What benefits has this approach given?

The biggest benefit is that you can seperate app-wide logic from screen-specific logic. As an example, consider Profile Cards in Sup:

Profile Card in Feed Profile Card in Likes Profile Card in Following

There are many points in the app (the Feed, the Likes screen, and the Following Screen, above) where we wanted a user to tap another user’s name or photo and be presented with options to follow or Sup that user.

With each of those screens as Fragments, it’s pretty simple for any of those fragments to call something like activity.openProfileCard(). The code to present the card (which is, itself, a fragment) is in one place, no matter which screen the user is looking at.

In an app using multiple activities, this consolidation can become hairier. You can create an Activity superclass that presents the card, and have all your activities subclass it? Alternatively, anywhere you can abuse inheritance, you should consider a composition solution, so you could have an object containing a method that can take an activity and use it as a context upon which to present a profile fragment.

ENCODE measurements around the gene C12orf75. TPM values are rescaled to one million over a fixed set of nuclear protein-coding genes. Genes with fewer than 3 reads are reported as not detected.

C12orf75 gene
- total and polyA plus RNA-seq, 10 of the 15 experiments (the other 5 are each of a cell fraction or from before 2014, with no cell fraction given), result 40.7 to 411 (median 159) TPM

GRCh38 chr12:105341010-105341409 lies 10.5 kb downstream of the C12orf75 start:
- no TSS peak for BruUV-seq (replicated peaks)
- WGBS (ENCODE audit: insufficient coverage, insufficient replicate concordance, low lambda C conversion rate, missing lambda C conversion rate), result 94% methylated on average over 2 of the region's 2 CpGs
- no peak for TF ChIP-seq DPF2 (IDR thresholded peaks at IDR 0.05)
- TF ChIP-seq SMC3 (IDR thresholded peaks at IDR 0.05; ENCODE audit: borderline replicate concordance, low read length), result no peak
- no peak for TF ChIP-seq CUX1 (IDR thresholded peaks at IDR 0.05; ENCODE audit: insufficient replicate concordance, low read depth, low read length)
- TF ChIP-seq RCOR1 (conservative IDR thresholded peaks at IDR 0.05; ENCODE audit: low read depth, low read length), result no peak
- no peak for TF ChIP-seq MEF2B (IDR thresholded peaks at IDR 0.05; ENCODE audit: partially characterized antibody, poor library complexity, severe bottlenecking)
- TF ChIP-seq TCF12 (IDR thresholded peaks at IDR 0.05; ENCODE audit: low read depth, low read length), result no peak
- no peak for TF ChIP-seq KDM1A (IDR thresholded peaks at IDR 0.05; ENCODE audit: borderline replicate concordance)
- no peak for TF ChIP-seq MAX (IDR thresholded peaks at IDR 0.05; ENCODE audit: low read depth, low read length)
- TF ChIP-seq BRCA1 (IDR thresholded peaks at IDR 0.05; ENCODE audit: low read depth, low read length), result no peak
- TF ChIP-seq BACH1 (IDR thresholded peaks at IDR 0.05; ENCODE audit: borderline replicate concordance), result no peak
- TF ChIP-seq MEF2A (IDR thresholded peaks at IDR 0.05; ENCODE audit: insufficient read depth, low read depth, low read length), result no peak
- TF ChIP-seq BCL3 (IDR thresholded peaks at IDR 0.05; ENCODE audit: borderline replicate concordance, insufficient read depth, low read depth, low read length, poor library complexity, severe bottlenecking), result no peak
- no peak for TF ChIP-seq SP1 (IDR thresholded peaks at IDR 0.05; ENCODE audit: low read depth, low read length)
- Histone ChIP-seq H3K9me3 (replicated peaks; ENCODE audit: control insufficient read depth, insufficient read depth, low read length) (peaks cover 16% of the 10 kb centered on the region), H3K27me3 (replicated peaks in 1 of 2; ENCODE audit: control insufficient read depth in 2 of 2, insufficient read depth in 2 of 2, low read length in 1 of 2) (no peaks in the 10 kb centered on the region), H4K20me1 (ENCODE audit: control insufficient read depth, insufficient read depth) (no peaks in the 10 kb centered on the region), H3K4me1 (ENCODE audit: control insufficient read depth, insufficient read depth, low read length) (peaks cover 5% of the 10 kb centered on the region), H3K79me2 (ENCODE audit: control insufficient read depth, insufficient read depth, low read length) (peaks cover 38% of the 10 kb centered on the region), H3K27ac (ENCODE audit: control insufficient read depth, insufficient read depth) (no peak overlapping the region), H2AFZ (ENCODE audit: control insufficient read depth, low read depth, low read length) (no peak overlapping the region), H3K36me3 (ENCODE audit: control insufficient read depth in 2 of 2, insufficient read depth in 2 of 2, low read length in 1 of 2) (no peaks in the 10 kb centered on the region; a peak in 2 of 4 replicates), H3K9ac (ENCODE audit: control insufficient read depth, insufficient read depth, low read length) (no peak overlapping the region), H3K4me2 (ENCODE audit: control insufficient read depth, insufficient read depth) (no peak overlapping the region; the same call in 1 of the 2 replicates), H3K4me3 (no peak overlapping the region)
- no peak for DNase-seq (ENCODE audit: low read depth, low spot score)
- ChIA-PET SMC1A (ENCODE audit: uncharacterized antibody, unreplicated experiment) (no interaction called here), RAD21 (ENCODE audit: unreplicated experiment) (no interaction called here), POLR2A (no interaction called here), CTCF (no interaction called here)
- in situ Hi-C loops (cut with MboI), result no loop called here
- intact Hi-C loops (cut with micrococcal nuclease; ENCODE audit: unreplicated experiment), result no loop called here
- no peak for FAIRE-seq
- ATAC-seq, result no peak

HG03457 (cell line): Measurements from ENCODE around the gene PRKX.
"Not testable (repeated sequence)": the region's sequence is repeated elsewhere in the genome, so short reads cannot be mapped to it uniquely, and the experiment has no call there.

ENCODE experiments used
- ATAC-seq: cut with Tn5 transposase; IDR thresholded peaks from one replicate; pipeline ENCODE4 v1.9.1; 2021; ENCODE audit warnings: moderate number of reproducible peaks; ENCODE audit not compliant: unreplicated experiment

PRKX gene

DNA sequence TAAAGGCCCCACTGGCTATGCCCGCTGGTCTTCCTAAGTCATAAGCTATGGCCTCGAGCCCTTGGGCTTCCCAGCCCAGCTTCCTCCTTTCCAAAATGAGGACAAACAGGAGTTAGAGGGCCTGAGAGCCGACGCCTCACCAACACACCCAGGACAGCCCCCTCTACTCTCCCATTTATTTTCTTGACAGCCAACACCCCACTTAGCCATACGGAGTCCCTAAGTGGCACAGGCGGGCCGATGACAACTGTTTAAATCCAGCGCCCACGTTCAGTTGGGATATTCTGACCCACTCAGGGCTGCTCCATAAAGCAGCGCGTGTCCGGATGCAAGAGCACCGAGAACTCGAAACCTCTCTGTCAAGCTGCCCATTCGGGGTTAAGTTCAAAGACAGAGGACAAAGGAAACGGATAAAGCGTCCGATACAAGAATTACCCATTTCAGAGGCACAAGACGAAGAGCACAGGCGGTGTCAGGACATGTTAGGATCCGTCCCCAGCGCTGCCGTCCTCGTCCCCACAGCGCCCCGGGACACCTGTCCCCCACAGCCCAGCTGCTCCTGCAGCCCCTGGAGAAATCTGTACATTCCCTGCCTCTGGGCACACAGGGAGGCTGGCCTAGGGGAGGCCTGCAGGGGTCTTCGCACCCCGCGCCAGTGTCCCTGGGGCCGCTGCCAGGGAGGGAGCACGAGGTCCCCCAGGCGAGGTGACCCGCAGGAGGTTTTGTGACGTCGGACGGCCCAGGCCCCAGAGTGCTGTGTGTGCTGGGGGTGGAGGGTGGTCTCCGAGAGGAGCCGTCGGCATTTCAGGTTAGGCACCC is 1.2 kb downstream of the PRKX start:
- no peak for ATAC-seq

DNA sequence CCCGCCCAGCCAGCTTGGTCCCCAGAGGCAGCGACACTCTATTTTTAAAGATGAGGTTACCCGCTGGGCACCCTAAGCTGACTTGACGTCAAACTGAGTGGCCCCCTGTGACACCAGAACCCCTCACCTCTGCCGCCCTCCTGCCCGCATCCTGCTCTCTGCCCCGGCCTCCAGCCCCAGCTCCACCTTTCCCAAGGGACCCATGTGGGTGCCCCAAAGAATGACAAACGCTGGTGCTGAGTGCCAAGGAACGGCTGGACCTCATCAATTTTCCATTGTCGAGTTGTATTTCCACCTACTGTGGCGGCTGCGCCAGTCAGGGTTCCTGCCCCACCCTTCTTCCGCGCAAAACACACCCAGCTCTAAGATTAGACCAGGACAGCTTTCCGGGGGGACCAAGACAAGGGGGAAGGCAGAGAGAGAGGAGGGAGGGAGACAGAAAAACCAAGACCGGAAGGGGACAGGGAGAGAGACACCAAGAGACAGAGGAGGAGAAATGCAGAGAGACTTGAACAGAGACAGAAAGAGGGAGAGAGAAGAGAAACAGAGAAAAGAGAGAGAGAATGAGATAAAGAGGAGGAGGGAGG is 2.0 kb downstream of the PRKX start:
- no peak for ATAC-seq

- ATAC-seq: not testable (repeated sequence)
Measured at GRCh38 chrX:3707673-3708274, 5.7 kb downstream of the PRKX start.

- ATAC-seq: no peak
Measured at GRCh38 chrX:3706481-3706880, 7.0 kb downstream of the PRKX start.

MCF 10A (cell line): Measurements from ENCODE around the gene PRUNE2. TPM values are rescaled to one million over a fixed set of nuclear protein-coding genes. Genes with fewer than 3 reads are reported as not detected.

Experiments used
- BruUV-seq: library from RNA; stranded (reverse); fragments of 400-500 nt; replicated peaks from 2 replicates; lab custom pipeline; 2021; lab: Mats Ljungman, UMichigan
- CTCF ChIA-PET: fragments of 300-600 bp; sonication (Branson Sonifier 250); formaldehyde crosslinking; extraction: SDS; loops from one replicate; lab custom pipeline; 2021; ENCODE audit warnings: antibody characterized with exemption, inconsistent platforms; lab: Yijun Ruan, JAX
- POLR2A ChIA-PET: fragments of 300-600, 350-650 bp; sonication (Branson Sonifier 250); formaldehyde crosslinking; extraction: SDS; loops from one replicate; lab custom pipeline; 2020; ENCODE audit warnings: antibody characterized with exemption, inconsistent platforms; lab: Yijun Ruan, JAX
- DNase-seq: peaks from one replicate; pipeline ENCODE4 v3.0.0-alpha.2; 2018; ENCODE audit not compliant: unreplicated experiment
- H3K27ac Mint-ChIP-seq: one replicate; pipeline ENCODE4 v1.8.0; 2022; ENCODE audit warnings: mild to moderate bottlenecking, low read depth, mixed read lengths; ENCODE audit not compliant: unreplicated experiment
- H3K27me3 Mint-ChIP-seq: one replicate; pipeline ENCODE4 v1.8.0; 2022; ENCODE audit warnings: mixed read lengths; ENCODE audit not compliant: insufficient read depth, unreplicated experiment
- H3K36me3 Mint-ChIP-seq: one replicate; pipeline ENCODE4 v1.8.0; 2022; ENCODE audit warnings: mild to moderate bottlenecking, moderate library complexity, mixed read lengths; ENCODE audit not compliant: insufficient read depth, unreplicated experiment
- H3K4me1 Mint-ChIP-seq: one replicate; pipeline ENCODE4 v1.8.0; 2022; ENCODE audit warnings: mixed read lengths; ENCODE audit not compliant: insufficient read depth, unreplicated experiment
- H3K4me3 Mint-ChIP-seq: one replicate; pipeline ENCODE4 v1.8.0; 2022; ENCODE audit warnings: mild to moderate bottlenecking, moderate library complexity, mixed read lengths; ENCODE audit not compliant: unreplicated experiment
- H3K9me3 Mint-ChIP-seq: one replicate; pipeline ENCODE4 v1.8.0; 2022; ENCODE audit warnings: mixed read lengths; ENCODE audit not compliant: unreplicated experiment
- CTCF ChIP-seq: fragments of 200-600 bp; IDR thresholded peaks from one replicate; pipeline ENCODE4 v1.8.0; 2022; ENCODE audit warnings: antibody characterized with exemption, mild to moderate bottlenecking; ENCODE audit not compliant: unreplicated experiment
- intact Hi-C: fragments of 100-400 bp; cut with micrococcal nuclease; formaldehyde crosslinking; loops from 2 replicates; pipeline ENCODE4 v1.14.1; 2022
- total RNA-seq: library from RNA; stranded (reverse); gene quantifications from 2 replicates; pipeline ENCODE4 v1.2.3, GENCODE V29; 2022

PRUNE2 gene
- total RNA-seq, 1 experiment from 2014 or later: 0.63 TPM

This is probably the best solution, frankly, since it makes testing easier by decoupling an activity from it’s ability to present a card. That said, the single-activity consolidation was helpful in our fast dev cycle like painting with a palette knife over a brush for speed. This also made holding on to other logic (such as the network calls to Sup or follow a user) localized with the Context those calls will need. You trade in some "God Object"-ness of your central Activity but in return get a pretty simple model for Things That Happen Anywhere In The App that is distinct from Things That Happen On This Screen (this is how we can Sup users from most screens, and receive invites from them too).

DAG your app’s data flow

Try to ensure that everything flows in one direction, and relies on as few other components as possible. This seems obvious is retrospect and almost silly on paper to spell out, but it can be a bear to manage when you’re trying to throw an app together from scratch. Recall the chaos upon which your stateful app must remain consistent: the app has many screens, each will need to save and/or retrieve persistent data; the app as a whole will need to sync up with a server and handle the subsequent response asynchronously; at any point the user can change screens and minimize your app; at any point in which you may receive a notification which prompts a response or alters data being viewed.

In Android especially, where most meaningful operations require a Context, it’s very tempting to put Important Code in your Activities or Fragments. Resist! Limit the contamination! Let your Activities and Fragments handle any complex View mungling, but avoid letting them fetch data that would alter the model.

A very high level view of what Sup does is here (solid lines are method calls, dotted lines are events):

Dataflow Visualization of Sup

This splits up the work into discrete blocks that don’t pollute one another: